Illinois Comptroller Susana Mendoza


Illinois must reprioritize payments in order to make a dent in its $2 billion backlog of bills owed to Medicaid providers, including long-term care operators, a federal judge ordered in June.

While acknowledging that state Comptroller Susana Mendoza is in an “unenviable situation,” U.S. District Judge Joan Lefkow ruled that placing state-mandated payments, such as making pension contributions rather than pay what’s owed to Medicaid providers, was a violation of federal consent decrees.

Illinois has $14.9 billion in other unpaid bills, but Lefkow noted that what’s needed is payments to be “sufficient to sustain the services to members of the classes.” She set June 20 as a date to reach a deal. 

In her response, Mendoza said the state’s lack of a budget was to blame. It has “created a situation in which we now have more court-ordered and state-mandated payments than we have revenues to cover them,” she said, according to the Chicago Tribune. “The real solution to this crisis is a comprehensive budget plan passed by the General Assembly and signed by the governor. Now.”


$3k fine because CPR halted

Connecticut — A Genesis HealthCare nursing home in Connecticut was fined $3,000 when investigators found staff did not administer CPR long enough.

A resident at The Reservoir in West Hartford began having difficulty breathing in February 2016, and a licensed practical nurse began CPR compressions, according to local reports. While the facility policy stated staff must perform CPR until emergency personnel arrive, a registered nurse told the LPN to stop the compressions, the state said. The resident was dead on arrival at the hospital.

“The Reservoir received a deficiency and fine related to an incident that occurred earlier this year,” Genesis spokeswoman Jeanne Moore said in a statement to McKnight’s. “We have provided additional education to our staff and are in full compliance. The Reservoir is committed to providing quality care to its patients and residents.” 

‘Ruthie’s Law’ advances

New York — The Erie County legislature passed a law in June designed to better inform family members when their loved one is injured in a nursing home.

“Ruthie’s Law” stemmed from a Buffalo case where resident Ruth Murray, 82, died from injuries related to another resident on the dementia ward assaulting her. The family was not immediately notified of Murray’s injuries.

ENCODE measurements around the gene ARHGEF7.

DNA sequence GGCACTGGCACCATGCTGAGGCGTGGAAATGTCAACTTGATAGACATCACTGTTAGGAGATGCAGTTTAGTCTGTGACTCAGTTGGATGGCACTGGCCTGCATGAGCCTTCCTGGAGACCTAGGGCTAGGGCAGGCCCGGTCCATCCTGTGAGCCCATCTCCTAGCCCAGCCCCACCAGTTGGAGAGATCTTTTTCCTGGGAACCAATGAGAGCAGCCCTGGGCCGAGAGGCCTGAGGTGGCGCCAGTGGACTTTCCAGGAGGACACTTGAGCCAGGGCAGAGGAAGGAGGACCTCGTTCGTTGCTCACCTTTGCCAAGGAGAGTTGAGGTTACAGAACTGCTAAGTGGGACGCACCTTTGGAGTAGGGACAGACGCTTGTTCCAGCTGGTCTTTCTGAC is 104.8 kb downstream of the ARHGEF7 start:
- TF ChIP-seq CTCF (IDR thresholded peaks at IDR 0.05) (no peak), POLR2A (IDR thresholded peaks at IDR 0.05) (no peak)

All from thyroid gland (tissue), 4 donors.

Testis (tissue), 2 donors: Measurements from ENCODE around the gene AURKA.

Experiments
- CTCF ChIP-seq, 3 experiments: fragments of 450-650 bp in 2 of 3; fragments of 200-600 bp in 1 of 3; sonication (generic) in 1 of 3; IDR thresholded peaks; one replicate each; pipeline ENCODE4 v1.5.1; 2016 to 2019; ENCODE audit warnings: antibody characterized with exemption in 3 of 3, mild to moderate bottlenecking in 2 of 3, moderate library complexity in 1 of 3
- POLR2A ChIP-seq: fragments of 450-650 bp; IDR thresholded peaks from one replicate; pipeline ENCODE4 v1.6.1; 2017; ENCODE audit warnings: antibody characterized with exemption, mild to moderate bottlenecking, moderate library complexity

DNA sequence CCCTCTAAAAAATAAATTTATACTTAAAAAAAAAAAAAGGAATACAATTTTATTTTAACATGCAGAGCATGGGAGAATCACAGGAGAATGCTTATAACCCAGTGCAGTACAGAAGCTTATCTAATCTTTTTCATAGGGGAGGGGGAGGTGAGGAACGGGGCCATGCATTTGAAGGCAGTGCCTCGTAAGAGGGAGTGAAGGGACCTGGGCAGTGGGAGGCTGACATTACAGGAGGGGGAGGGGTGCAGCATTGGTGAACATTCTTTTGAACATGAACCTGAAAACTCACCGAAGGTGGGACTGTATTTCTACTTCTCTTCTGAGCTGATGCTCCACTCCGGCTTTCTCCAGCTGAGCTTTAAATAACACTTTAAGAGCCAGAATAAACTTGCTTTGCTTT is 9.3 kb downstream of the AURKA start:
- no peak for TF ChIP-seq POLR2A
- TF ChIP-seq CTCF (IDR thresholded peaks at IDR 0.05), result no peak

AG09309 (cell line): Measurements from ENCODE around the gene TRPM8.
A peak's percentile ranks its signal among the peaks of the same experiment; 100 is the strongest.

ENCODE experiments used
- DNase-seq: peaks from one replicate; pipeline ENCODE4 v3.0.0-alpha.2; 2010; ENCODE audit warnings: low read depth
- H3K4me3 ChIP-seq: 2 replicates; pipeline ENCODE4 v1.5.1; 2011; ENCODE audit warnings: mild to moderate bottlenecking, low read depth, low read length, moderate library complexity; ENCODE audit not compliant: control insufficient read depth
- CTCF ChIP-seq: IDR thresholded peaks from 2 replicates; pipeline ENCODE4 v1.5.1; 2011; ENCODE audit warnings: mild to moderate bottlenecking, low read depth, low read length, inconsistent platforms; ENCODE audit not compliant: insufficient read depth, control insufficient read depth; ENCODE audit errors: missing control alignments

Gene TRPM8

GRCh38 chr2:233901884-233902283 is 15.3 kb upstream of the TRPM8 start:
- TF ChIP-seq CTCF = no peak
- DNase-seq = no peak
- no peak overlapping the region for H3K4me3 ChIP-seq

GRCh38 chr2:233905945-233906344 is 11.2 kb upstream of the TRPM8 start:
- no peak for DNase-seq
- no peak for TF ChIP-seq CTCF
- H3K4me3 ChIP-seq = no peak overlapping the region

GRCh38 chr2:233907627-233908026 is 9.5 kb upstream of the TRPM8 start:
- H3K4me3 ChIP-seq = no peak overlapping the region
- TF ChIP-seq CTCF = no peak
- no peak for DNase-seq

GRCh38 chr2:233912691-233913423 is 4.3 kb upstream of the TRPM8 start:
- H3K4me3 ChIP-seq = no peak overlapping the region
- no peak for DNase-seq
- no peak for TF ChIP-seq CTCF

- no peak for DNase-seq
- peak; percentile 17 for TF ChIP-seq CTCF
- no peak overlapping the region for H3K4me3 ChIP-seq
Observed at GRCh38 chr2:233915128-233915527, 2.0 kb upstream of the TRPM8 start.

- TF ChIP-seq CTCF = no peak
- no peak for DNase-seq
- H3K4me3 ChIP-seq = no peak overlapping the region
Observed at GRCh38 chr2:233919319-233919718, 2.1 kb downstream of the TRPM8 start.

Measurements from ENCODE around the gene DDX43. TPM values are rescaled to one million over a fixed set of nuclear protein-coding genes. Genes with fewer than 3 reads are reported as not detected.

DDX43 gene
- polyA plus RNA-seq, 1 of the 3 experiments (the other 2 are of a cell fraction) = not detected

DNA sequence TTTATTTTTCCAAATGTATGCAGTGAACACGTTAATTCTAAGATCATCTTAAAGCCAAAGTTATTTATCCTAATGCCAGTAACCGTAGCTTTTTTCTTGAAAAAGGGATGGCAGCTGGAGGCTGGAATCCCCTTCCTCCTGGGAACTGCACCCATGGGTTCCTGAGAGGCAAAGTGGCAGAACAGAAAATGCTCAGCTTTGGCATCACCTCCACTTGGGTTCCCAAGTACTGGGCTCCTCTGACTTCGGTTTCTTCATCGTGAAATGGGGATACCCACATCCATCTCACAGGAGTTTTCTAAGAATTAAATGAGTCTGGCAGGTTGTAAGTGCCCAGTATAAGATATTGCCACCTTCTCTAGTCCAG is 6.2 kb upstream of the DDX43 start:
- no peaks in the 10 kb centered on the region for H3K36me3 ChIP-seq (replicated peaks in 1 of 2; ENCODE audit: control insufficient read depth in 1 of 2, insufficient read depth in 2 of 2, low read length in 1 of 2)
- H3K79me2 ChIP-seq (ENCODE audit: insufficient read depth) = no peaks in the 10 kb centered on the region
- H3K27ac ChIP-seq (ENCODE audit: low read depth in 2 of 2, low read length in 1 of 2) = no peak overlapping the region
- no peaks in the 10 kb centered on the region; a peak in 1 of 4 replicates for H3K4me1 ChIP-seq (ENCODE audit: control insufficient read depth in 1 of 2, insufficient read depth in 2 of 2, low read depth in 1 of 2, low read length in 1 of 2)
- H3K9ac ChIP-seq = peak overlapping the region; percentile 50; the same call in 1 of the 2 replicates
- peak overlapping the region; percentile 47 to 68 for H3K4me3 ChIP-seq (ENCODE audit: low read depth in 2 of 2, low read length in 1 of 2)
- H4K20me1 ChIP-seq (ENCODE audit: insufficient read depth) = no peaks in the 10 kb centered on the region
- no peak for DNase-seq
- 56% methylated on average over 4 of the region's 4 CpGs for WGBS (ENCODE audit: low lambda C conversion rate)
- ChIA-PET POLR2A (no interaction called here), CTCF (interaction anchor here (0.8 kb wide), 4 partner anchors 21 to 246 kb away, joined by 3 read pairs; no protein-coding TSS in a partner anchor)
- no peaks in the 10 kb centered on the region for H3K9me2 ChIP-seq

The local law would require nursing homes and assisted living facilities to report a patient’s injuries to his or her designated representative “as soon as practical,” but not later than two hours after the injuries were found. 

Facilities also must provide reports to the commissioner regarding injury events. Enforcement will come through Erie County’s Department of Senior Services. County Executive Mark Poloncarz was expected to sign the bill into law after a public hearing.  


Opioid scripts limited

Alaska — The Legislature passed a bill in late May to limit opioid prescriptions to a week’s supply due to the state’s growing opioid epidemic.

The bill was considered “relatively non-controversial,” according to station KTVA. The Alaska State Hospital and Nursing Home Association were among supporters.

The state has had 22 overdose deaths since the beginning of 2017, with three recent fentanyl-related overdoses. It is believed two-thirds of the state’s overdose deaths are related to prescription medications.

The bill, HB 159, also lets patients opt into a voluntary non-opioid directive.

Medicaid-for-all bill 

Nevada — Nevada Gov. Brian Sandoval (R) vetoed a bill that would have permitted almost anyone in need of health insurance to sign up for Medicaid. 

It included those receiving subsidized coverage under the Affordable Care Act: They could have applied federal tax subsidies to purchase a Medicaid plan. It’s likely the options would be under the state-run health insurance exchange, The Fiscal Times reported.

If Sandoval had not vetoed the bill, it would have become law. He could have signed it or opted to negotiate implementation. This could have included receiving a waiver from the U.S. Department of Health and Human Services. It was unclear whether the Trump administration would have allowed the Nevada plan to move forward.


Bill to ease job mandates

Oklahoma — A controversial bill meant to eliminate the requirement for nursing home administrators to have a four-year degree has failed, but supporters said it would be considered in the next state session.

The bill would allow for 10 years of supervisory experience, with five years of work as an assistant in lieu of a degree.